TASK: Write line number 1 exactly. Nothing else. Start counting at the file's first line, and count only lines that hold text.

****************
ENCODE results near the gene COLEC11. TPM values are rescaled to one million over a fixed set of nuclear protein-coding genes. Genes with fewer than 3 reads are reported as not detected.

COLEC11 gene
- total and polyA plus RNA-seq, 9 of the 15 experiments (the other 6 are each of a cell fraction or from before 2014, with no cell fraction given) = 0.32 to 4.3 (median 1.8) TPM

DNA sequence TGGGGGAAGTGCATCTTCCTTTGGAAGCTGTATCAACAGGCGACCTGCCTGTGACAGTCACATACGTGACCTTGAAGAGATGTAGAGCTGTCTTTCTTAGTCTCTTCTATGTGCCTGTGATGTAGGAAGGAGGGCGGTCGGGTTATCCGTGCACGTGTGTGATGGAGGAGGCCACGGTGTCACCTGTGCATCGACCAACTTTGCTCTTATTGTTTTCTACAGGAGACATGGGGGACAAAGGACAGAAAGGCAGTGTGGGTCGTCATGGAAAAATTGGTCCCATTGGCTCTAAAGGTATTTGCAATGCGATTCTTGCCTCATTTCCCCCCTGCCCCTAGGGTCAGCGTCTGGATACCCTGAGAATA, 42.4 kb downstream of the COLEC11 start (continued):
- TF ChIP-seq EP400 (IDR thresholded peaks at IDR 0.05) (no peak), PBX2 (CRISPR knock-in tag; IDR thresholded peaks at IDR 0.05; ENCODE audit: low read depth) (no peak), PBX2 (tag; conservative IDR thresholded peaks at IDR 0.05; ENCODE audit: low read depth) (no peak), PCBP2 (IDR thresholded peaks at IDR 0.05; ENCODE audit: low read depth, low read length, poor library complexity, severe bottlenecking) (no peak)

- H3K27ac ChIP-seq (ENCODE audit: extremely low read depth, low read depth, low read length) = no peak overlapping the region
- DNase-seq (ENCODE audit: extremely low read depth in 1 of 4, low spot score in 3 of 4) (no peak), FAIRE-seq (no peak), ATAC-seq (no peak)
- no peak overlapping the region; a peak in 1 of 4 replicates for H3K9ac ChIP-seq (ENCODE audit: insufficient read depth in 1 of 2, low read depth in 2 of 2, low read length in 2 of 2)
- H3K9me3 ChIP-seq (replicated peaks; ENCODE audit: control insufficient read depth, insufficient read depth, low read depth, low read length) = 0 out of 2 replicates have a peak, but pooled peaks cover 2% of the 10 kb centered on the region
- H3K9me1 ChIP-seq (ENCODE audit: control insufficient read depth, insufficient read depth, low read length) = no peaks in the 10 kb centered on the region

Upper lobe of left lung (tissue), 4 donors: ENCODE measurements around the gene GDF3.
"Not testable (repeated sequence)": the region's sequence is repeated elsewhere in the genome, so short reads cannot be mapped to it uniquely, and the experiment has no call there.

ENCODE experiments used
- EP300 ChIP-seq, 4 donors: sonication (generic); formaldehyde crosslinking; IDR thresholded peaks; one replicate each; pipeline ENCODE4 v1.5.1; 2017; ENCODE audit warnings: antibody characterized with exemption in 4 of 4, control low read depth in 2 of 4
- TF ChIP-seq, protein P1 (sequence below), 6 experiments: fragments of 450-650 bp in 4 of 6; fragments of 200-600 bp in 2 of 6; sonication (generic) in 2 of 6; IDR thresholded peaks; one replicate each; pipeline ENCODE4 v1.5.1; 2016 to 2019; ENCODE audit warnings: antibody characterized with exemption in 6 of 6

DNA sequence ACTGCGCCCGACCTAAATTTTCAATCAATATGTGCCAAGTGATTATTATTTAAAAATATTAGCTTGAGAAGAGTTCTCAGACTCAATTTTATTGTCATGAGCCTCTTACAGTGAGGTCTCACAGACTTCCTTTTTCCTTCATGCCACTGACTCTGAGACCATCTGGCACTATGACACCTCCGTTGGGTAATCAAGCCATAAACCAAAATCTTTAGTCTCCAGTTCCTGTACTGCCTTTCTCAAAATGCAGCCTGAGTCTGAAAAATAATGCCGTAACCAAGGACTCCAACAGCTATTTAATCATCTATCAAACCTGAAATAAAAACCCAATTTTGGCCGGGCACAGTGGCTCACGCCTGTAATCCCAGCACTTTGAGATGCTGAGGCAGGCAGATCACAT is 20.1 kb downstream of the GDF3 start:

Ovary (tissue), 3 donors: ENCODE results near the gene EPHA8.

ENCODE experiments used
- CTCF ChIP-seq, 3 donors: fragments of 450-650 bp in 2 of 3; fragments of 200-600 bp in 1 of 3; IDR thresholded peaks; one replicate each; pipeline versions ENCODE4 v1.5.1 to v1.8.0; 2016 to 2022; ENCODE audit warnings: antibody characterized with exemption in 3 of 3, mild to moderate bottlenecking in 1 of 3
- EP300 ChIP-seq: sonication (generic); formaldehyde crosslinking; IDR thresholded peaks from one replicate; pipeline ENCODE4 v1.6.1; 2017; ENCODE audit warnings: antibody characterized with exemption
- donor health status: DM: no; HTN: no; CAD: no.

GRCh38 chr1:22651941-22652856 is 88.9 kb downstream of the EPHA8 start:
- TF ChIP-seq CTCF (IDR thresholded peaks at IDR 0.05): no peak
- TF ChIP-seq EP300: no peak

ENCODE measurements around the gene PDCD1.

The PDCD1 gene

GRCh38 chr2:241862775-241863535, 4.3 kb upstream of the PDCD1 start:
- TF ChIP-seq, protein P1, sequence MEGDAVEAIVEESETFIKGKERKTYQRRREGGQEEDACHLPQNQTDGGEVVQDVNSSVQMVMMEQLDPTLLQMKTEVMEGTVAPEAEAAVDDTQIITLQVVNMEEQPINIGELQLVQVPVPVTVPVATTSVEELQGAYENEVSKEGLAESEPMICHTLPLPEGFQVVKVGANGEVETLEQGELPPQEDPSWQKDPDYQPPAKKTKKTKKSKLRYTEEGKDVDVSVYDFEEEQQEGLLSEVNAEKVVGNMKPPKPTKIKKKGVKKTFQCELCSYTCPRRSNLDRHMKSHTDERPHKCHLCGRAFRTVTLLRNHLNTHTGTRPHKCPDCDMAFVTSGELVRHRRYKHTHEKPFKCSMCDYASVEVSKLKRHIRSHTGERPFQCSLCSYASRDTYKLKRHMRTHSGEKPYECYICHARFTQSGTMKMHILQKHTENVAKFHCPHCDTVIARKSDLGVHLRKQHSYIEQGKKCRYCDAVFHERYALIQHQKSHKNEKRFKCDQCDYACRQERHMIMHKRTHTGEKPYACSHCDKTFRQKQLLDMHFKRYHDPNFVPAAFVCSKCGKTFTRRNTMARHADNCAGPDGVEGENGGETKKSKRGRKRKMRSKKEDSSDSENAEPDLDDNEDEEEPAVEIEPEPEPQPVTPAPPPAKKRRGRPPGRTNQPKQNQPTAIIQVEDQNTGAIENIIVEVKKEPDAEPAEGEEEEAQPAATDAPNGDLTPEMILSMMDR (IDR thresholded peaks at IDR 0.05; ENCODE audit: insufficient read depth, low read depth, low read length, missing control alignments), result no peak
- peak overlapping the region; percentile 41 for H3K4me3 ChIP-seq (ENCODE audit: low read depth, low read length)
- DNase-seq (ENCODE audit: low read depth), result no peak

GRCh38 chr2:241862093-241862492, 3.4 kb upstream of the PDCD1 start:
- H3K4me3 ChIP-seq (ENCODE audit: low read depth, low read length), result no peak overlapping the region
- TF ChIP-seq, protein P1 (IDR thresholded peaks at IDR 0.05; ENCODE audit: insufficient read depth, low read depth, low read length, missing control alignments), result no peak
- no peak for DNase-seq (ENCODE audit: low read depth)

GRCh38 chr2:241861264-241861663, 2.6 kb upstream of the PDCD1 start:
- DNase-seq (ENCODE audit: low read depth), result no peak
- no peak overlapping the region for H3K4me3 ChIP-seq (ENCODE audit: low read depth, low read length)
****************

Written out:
ENCODE results near the gene COLEC11. TPM values are rescaled to one million over a fixed set of nuclear protein-coding genes. Genes with fewer than 3 reads are reported as not detected.